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Affordable housing fund director Ramsay Weit stepping down

Weit, who helped raise more than $4 million in 11 years, to retire

After 11 years as executive director of the Community Housing Fund in Washington County, Ramsay Weit is retiring. But the former attorney, Portland resident and founding board member of the CHF won't stop fighting for affordable housing after he steps down. RAMSAY WEIT

“I've spent too many years in the fray to simply walk away,” said Weit, who secured more than $4 million from public and private partners to bolster the revolving loan fund so nonprofit community development corporations could build affordable housing in the county.

Weit, who attended or presided over hundreds of meetings geared toward alleviating homelessness across the county, said he was “proud of the tangible outcomes of our collective effort,” which financed the construction or preservation of more than 1,000 new homes for working families, seniors, people with disabilities or those living on fixed incomes.

“I've been extremely lucky to have had the opportunity to establish and work in partnership over the years with an extensive network of colleagues in Washington County who are drawn to our mission,” said Weit.

That list includes Forest Grove residents Russ Dondero, a professor emeritus at Pacific University, and Eric Canon, a metal artist and chairman of the Interfaith Committee on Homelessness.

“Any time there was a meeting involving housing on any level, Ramsay was there,” Canon said. “We worked with him early with the IFCH as we learned about affordable housing, the number one need then and the number one need now.”

Weit would often “walk between his office on Murray Boulevard and Millikan Way to Homelessness Plan Advisory Committee meetings held at Beaverton City Hall,” Canon recalled. He's also trekked across Scotland and traveled with Forest Grove native and activist Seth Prickett to Ghana in 2010, where the two were part of a team of people helping build schools with the nonprofit Framework International.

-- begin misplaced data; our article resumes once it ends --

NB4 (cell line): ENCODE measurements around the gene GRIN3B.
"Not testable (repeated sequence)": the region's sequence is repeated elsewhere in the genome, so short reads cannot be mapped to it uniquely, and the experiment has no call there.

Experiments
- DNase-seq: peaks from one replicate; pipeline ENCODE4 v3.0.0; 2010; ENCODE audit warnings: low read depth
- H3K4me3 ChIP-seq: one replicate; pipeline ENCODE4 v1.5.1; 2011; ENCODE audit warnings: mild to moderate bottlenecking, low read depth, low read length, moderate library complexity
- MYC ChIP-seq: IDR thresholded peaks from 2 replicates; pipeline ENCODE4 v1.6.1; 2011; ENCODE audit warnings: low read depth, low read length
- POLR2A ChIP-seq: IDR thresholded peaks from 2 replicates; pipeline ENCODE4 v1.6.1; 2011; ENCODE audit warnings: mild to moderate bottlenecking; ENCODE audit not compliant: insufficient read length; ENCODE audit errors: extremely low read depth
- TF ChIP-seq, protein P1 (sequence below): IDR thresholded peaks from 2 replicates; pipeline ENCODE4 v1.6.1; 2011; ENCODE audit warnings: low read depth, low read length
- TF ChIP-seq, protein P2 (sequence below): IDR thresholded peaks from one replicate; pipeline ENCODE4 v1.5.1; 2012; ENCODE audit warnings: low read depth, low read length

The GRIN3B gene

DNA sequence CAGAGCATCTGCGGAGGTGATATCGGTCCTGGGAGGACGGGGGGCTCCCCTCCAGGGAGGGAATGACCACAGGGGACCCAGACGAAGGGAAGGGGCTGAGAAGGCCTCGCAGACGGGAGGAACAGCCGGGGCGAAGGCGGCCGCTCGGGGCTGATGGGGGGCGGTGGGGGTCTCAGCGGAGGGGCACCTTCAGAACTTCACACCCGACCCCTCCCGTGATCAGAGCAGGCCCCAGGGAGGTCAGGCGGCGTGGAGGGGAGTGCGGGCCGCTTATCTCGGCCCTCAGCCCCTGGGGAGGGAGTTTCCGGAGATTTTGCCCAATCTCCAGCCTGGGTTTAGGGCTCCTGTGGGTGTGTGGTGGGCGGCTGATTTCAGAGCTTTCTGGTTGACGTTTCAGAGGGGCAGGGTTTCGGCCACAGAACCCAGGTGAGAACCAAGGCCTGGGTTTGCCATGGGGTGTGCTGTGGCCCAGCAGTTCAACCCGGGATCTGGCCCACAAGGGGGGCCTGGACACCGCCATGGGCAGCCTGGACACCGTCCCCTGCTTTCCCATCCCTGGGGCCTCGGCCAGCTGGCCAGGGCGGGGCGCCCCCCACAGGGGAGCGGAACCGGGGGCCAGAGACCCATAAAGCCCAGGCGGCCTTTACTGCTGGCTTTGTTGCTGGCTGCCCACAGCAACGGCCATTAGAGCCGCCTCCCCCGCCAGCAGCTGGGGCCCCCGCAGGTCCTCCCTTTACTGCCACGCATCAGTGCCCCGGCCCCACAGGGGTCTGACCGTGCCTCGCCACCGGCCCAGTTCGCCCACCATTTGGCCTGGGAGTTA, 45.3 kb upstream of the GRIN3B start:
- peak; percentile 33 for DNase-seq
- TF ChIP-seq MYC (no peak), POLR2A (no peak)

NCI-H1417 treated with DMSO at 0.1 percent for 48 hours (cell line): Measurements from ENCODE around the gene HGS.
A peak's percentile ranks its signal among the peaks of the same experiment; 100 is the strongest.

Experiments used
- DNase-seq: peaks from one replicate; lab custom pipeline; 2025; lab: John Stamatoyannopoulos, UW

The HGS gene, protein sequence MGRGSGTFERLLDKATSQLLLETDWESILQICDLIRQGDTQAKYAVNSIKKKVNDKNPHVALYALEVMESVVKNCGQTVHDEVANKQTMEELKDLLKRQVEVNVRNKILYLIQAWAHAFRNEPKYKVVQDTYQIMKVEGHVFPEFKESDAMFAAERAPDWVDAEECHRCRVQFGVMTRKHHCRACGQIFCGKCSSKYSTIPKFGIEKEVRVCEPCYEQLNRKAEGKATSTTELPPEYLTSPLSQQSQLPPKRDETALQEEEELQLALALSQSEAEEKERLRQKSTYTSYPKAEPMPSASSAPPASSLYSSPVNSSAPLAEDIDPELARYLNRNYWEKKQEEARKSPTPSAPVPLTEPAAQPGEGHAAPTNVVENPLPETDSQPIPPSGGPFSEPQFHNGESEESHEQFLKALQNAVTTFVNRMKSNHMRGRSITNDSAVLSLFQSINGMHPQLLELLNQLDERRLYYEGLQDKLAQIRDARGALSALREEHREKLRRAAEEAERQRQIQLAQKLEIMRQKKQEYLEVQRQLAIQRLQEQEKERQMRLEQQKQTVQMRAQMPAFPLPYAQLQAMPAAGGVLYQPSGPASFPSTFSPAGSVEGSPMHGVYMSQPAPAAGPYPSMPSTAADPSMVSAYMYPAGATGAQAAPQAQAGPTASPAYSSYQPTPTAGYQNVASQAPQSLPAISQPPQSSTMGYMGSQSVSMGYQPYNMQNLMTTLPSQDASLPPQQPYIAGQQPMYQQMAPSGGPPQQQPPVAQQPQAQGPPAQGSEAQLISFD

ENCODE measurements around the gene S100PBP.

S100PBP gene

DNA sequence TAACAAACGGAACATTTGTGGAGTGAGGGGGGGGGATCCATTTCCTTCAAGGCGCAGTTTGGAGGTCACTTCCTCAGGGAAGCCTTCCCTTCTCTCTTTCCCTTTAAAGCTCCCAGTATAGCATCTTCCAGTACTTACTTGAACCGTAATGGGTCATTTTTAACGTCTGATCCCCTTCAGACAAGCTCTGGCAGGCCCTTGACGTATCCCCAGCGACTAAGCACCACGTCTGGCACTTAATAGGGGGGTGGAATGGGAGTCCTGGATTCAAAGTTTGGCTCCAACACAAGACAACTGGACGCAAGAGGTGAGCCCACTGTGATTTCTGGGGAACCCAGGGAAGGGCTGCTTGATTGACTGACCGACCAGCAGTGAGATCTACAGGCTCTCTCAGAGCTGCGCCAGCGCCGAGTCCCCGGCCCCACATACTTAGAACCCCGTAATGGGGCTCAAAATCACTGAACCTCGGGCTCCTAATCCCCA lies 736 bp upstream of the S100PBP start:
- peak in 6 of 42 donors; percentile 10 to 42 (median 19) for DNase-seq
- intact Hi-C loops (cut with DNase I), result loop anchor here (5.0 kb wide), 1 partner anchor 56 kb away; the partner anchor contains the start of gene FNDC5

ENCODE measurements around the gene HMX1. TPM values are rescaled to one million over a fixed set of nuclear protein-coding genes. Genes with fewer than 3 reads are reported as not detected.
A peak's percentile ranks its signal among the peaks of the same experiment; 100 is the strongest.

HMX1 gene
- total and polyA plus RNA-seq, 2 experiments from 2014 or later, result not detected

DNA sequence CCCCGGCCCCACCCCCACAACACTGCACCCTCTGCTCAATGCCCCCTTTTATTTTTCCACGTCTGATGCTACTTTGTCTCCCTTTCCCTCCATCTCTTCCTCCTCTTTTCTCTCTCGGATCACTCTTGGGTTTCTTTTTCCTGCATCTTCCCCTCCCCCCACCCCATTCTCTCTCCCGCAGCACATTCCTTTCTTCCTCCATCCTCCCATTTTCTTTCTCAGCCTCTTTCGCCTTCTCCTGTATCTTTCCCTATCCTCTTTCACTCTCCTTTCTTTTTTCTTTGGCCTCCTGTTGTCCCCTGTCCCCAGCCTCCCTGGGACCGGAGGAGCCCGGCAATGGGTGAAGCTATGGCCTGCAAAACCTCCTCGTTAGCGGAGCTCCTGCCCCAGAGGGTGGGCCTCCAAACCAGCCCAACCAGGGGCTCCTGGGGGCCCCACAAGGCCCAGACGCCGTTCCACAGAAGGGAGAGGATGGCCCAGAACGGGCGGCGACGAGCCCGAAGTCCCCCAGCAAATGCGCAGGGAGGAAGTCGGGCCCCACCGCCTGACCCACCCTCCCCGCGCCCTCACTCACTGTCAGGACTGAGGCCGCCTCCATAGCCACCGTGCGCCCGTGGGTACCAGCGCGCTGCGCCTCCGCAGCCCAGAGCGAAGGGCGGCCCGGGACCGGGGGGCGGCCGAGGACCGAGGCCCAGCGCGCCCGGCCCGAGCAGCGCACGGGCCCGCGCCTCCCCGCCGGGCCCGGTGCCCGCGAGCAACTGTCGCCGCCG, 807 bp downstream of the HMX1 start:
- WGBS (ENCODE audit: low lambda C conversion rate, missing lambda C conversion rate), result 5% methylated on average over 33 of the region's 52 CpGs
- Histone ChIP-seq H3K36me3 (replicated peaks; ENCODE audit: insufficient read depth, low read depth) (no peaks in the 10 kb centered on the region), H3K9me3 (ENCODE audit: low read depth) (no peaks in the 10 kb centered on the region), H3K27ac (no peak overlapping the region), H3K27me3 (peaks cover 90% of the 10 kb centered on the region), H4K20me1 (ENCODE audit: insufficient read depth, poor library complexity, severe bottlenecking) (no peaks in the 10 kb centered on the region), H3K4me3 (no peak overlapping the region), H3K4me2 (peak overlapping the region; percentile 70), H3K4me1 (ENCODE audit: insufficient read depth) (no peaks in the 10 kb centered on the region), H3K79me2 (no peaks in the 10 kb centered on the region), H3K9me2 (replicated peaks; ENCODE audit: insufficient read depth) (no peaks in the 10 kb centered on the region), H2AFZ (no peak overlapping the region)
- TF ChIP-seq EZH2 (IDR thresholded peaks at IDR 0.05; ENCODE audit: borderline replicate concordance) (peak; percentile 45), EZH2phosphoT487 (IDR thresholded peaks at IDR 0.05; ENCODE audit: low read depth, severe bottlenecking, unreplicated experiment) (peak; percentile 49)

The housing fund — its motto is “It takes a seed to grow a plant; it takes seed money to grow a community” — blossomed under Weit's leadership, said Val Valfre, chairman of the CHF's board of directors.

“During (Weit's) tenure, the fund has raised the level of awareness of the critical need for housing options for residents of Washington County, many of whom are paying as much as 50 percent of their income (for) housing costs,” Valfre said, adding that Weit engaged the Westside Economic Alliance in furthering the CHF's mission. participated in community planning initiatives and served on numerous local boards and commissions.

Currently, CHF's net assets are “the largest to date” at about $3 million, noted Valfre, including operating reserves to ensure a financially smooth transition.

CHF board members recently approved a three-year strategic plan and set goals for the fund's new executive director, Sheila Greenlaw-Fink, who starts Sept. 16. Greenlaw-Fink is the former director of the Portland-based nonprofit Community Partners for Affordable Housing.

Weit, a participant in the Washington County Commission's 2008 initiative, “A Road Home: 10-Year Plan to End Homelessness,” said he was most proud of CHF's success in “spreading the word countywide about the role affordable housing plays in building inclusive communities, ensuring kids have productive school experiences and helping workers keep their jobs by providing them a safe place to go home to.”


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